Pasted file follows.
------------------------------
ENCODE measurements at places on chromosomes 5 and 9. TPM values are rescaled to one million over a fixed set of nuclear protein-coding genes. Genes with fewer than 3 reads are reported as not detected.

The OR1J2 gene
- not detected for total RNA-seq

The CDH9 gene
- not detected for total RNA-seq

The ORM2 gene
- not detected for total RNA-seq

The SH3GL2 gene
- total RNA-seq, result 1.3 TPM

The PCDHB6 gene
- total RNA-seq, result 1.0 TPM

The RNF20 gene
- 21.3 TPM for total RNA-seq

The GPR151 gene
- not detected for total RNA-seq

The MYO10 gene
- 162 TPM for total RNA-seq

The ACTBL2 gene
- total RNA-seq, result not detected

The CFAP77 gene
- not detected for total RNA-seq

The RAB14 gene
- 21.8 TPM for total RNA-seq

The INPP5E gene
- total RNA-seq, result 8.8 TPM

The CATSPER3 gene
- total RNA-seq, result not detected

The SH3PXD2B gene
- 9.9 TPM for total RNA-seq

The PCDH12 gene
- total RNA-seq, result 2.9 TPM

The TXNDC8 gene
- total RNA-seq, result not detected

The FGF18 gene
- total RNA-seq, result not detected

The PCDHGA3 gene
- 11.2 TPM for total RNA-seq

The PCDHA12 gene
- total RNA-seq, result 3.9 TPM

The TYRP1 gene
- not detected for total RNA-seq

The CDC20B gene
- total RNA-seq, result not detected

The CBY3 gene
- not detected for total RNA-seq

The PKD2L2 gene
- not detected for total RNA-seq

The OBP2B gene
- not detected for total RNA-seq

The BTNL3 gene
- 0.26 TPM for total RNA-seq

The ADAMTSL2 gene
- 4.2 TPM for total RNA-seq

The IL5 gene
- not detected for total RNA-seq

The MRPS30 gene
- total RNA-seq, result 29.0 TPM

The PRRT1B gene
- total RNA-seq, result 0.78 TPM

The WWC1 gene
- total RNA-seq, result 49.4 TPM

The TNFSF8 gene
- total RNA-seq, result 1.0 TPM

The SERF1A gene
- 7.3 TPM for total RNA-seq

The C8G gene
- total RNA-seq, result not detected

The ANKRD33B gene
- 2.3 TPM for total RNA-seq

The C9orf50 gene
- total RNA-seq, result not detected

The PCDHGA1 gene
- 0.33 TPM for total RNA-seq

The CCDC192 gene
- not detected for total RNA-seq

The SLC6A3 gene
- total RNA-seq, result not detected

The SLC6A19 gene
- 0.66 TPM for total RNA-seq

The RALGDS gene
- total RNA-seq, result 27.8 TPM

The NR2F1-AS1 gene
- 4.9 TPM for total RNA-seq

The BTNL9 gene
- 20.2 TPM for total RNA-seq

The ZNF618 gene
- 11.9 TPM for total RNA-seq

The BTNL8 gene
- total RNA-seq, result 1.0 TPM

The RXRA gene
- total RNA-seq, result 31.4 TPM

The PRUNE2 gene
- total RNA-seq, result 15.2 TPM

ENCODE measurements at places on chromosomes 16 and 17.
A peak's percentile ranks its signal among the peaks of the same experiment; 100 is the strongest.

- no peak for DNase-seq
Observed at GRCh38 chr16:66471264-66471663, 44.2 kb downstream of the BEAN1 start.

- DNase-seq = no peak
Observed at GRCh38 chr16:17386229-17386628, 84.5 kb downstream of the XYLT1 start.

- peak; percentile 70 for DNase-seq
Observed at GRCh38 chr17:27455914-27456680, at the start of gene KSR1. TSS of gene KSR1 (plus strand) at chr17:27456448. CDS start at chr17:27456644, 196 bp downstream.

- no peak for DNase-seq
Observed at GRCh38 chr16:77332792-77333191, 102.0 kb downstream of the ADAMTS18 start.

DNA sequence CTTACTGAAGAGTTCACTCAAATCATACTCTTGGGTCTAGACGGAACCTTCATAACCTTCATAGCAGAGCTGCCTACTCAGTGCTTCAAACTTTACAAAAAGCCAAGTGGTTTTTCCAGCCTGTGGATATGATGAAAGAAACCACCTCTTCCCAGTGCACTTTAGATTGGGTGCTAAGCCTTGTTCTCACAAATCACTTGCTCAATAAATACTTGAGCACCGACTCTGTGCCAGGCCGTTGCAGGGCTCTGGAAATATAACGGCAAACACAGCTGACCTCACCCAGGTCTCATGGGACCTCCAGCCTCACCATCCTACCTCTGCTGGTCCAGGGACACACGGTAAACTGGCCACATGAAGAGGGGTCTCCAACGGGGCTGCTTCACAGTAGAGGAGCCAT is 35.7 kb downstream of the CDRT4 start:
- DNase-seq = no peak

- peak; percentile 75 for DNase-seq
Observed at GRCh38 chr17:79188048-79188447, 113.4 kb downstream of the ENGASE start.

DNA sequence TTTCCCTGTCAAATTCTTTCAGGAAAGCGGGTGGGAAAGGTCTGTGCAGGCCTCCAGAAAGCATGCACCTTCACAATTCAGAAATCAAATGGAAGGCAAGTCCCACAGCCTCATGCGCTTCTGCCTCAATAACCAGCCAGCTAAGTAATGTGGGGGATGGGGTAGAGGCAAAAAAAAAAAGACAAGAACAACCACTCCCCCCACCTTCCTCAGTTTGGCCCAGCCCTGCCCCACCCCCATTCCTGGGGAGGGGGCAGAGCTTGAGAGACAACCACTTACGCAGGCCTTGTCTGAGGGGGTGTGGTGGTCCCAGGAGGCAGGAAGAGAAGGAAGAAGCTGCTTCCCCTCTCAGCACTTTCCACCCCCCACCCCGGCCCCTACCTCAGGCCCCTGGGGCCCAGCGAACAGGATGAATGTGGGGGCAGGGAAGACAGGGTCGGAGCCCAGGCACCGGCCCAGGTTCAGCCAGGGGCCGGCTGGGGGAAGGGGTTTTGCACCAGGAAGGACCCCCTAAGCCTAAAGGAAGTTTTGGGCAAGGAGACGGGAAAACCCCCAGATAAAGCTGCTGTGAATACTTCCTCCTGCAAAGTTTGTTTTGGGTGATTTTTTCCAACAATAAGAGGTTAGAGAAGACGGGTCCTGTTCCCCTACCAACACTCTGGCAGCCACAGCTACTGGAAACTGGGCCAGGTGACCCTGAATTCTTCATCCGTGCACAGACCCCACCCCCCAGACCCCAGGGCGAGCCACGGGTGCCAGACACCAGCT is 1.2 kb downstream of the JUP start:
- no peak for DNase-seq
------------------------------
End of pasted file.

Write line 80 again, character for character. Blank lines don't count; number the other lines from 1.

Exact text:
The RALGDS gene